The money minders have been working overtime and offering guiding tips.
It doesn’t sound right to talk about the “benefits” of COVID-19, but if there’s any upside to the pandemic, it’s that massive disruption to business has forced hotels to find operational efficiencies—resulting in lower costs—without damaging the guest experience.
That’s critical in this environment, where occupancy is slowly increasing as costs are, too. According to HotStats data for North America, occupancy was 32.1% in the first quarter and hit 39.8% in April, while total overhead costs PAR in Q1 2021 were $32.98 and $36.68 in April.
Meanwhile, in China, occupancy was 45.8% in Q1, but climbed to 68.6% in April. Total overhead costs PAR in Q1 hit $27.56 and by April were up to $29.60.
The pandemic has spotlighted the work of asset managers, tasked with steering the ship amid the storm. How, then, did asset managers suppress costs? For starters, they asked service providers to renegotiate contracts, and advise others to do the same.
“If you never ask, you never know, said Michael Doyle, managing director and EVP for CHMWarnick, a hotel asset management company and owner advisory service, with its main headquarters just outside Boston. “Clients aren’t afraid to ask for lower rates or better services, so put yourself in their position, and if the answer is no, you’re where you were when you started.”
More specifically, he added, “Look at your contract terms with third-party providers, like cleaning services, and see where you can negotiate while taking a fair approach. We still have fairly suppressed demand so if you expect your property’s rebound to come in 2023, try backloading the agreement. Dangling contract extensions gets [suppliers] to open their eyes. That’s been very effective for us.”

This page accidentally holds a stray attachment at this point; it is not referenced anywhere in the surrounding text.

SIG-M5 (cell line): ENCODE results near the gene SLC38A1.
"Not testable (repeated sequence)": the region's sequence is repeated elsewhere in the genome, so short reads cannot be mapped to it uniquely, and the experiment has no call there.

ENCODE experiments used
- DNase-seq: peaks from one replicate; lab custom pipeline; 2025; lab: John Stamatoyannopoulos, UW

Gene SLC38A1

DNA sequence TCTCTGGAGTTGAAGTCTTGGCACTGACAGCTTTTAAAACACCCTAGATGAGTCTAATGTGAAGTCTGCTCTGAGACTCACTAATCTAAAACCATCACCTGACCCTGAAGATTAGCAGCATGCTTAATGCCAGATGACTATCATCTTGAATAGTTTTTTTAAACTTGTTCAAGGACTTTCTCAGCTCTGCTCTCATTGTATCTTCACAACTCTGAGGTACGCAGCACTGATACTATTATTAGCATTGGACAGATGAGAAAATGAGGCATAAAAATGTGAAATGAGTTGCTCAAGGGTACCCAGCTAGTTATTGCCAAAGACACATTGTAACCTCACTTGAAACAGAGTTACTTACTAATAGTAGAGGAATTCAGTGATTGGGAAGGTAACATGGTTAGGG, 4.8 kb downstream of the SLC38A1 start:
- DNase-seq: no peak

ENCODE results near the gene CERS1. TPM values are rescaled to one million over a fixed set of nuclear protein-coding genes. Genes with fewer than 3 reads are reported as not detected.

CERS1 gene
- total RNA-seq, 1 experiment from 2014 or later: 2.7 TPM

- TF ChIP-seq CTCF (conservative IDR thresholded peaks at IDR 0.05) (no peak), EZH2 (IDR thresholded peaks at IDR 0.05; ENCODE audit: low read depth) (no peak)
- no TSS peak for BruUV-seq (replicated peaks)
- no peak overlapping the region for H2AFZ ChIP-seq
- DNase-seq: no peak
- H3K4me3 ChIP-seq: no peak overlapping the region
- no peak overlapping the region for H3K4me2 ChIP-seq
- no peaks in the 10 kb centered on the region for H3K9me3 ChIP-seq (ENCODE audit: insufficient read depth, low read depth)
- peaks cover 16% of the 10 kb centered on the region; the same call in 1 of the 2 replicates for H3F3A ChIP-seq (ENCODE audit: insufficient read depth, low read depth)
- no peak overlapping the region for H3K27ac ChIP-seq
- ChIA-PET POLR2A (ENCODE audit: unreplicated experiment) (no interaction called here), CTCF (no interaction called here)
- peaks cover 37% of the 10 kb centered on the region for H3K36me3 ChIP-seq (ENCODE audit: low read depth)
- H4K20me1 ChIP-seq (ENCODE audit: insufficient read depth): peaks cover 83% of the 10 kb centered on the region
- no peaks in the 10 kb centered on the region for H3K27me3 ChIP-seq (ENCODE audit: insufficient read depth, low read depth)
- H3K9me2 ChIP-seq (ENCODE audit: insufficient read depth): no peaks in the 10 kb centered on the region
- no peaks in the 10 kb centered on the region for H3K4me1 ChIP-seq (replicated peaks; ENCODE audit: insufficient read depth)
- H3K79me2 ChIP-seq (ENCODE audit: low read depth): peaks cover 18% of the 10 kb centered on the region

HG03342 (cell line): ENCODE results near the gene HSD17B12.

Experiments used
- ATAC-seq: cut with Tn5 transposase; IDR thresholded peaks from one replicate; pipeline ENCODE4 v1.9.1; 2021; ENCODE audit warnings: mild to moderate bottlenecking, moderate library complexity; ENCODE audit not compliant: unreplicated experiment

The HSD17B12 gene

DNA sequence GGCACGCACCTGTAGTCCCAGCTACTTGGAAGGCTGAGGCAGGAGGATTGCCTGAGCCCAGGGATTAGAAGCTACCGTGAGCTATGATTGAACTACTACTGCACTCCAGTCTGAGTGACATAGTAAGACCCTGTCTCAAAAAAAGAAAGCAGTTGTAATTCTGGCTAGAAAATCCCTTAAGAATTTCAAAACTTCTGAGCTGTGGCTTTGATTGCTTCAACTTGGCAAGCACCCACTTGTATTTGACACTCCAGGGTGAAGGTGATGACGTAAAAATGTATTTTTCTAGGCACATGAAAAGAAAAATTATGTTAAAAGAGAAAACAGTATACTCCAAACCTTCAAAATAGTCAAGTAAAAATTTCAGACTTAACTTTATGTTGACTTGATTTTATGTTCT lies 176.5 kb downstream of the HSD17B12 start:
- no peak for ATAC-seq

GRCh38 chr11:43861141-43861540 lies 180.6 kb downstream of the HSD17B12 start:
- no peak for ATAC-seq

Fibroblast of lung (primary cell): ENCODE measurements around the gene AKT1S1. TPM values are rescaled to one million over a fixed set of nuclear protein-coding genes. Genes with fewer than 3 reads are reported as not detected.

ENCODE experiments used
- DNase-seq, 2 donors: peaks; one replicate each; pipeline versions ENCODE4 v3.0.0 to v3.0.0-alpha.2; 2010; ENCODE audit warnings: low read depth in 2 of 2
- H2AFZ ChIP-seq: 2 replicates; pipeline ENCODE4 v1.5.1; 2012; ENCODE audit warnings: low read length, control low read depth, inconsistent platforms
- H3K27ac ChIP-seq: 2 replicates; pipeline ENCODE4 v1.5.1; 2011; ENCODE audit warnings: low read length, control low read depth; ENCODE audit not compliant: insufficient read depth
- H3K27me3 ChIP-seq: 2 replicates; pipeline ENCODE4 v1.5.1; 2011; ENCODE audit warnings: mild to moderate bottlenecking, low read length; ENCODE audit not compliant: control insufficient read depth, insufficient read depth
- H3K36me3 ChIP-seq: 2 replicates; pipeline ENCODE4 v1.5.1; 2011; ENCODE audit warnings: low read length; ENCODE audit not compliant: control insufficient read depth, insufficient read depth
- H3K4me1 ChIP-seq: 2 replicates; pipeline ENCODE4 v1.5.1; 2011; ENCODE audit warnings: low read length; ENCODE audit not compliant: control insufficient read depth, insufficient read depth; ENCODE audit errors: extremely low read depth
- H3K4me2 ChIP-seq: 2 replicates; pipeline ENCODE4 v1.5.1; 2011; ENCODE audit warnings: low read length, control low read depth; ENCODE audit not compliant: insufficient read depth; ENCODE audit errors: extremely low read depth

Next, reconsider and make changes to the labor model, suggested Michelle Russo, CEO and Founder of asset manager and advisory firm hotelAVE.
“Our operational efficiency division built a dynamic staffing model, where occupancy defines staffing,” she said. “At every five-point increment [in occupancy], we review levels.”
In the U.S., labor costs per available room in April 2021 were $41.76, up 68.1% over the same time a year ago, when COVID-19 dug in.
One area where cuts could easily be made, Russo noted, is—with the aid of technology—in food and beverage staffing.
“You can have guests order and pay with QR codes and other touchless tools, and then use runners, instead of servers, who take orders, bring food or even drop requested items, like ketchup,” she said.
Closer examination of labor forces hotels to consider whether they really need full-time managers in an area, such as a small restaurant for 20-30 guests, or if someone else on staff oversee it, Russo said.
Alternatively, Doyle is partial to part-time labor. “Part-timers can be more loyal and more qualified because you can run into teachers or other professionals looking for more working hours. It’s an important strategy long-term, given the cost of benefits,” he said.
Providing internships is another cost-saving device. “They’re a great source for future employees, if you train them and treat them well,” he said.
Some other strategies CHMWarnick has deployed include cutting down on the cash banks it sets up for employees, and being conservative on operating inventory.
“All the handling of money that goes on when the banks have to refill is a real effort, so we’re trying to minimize work for the reduced staff,” Doyle said. “People are happy to use their phone or credit card for transactions, or the cash machines we’ve put in the lobby to break down bills.”
When it comes to buying back linen, glass and other OS&E, he continued, “Hoteliers think they want to build back to full inventory, but if it’ll be a few years to recovery, we have to be thoughtful about managing those expenses.”
In the end, the best way to re-open hotels while managing costs can be summed up in two words: use caution.
“I would rather be way more conservative about how I’m reintroducing cost,” said Russo, “versus overdoing it.”
Photo by Josh Appel on Unsplash